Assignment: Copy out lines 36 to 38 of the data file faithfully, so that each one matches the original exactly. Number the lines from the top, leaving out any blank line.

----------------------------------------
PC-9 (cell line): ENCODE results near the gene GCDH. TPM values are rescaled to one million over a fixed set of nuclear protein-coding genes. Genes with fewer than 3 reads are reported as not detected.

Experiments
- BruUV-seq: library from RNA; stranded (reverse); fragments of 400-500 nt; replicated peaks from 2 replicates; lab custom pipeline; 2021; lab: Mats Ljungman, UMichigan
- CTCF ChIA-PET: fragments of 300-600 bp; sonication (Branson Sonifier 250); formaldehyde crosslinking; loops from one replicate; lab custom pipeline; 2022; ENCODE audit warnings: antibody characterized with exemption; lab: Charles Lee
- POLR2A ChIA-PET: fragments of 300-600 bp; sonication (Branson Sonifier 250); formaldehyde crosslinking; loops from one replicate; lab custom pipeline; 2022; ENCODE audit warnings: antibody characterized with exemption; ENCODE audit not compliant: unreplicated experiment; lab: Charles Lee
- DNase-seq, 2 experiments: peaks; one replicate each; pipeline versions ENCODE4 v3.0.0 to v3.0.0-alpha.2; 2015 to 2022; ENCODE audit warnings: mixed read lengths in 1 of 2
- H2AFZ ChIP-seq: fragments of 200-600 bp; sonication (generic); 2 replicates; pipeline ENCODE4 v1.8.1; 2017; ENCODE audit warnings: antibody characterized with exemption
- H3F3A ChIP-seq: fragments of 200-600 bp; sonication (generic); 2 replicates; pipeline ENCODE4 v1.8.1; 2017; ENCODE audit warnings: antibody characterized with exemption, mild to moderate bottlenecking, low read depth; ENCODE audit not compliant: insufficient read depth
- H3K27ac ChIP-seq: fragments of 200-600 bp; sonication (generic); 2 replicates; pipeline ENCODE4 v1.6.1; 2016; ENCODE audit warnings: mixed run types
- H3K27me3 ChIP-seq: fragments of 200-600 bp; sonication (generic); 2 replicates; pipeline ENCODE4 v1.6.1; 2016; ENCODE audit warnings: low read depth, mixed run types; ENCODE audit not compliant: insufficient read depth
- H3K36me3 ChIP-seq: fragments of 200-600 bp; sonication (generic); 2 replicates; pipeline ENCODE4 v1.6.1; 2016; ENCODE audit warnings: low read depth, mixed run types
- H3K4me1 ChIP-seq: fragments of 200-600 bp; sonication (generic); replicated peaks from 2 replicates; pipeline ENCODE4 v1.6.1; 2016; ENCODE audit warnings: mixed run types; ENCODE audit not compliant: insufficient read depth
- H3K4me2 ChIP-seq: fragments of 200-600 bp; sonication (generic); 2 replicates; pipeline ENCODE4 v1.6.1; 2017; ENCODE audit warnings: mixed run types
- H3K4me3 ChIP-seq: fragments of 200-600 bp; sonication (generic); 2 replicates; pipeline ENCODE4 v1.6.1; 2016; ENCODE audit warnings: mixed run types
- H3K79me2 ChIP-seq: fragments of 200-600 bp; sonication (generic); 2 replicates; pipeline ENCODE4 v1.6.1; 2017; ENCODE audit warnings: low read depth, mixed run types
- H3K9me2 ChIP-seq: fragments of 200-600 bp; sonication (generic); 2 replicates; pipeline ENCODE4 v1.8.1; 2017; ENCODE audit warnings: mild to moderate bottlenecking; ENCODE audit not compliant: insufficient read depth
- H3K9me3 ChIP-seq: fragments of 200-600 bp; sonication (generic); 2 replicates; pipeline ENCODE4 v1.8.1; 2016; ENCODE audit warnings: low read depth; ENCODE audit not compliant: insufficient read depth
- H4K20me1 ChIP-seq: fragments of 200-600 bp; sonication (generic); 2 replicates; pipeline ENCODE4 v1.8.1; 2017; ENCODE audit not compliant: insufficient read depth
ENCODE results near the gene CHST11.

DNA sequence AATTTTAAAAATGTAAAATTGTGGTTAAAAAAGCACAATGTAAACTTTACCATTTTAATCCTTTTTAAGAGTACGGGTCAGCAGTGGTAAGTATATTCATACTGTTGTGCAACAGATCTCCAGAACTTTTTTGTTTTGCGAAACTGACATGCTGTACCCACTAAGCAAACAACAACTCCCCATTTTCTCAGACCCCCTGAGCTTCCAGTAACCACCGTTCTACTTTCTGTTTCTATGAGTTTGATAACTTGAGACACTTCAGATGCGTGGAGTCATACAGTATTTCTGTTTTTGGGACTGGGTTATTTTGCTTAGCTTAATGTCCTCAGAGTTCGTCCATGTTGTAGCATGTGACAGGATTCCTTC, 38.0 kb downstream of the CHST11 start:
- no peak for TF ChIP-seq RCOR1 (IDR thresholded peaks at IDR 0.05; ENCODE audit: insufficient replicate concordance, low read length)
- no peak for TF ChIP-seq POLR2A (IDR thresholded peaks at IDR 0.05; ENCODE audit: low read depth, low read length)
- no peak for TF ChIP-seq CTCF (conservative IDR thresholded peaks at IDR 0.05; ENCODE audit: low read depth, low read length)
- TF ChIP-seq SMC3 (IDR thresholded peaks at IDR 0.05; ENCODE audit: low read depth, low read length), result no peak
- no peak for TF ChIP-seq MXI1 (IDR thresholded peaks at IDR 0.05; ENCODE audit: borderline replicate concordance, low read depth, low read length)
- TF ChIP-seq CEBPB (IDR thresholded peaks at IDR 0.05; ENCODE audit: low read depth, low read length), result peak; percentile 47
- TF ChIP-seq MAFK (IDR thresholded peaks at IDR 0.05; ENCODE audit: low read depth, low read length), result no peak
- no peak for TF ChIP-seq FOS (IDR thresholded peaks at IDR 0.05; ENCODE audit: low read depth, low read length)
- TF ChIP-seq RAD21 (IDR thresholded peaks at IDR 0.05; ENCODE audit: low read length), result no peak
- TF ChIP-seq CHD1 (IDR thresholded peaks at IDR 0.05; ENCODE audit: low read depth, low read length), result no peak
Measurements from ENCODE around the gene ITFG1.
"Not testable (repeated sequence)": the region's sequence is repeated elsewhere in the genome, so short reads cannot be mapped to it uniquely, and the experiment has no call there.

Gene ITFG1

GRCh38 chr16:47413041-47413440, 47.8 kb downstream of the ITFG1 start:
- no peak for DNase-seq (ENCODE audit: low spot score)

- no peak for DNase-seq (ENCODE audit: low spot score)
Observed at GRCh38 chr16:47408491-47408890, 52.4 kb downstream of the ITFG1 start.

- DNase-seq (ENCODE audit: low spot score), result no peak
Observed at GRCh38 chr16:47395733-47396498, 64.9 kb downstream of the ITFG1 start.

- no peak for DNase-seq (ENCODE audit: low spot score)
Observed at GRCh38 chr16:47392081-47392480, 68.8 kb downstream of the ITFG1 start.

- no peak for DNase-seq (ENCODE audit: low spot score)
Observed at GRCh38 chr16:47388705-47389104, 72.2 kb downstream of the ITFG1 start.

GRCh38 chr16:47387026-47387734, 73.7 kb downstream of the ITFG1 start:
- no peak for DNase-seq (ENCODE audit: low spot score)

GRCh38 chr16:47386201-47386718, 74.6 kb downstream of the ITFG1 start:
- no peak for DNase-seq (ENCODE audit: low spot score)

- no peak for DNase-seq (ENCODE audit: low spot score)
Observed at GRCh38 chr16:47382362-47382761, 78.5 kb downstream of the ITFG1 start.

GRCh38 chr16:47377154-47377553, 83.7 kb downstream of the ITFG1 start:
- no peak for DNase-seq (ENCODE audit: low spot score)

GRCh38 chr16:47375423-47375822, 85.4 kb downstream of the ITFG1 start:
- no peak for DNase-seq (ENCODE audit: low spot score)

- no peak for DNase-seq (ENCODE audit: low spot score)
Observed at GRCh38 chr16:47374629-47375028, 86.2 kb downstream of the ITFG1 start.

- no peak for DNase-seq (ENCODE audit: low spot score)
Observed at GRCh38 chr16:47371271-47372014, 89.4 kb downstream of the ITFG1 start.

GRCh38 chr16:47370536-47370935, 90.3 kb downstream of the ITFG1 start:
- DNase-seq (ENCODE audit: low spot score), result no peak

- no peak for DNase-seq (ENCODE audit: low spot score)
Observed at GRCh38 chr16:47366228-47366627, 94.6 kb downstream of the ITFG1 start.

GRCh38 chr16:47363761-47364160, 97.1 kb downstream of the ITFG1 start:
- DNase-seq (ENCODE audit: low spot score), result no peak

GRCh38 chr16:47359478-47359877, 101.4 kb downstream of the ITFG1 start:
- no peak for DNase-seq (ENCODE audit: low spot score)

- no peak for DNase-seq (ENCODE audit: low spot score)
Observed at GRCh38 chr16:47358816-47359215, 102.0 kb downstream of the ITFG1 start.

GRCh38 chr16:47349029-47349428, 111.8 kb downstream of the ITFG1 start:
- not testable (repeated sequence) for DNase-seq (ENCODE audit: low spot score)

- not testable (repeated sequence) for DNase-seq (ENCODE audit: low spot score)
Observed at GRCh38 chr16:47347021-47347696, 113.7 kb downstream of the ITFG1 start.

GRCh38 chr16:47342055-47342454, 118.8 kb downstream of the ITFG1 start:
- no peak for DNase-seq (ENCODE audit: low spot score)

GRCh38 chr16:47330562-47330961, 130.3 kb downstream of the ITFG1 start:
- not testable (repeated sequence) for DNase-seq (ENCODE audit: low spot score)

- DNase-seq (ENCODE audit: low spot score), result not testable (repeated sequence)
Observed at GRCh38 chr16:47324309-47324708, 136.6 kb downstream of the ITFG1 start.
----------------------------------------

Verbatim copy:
- no peak for DNase-seq (ENCODE audit: low spot score)
Observed at GRCh38 chr16:47408491-47408890, 52.4 kb downstream of the ITFG1 start.

- DNase-seq (ENCODE audit: low spot score), result no peak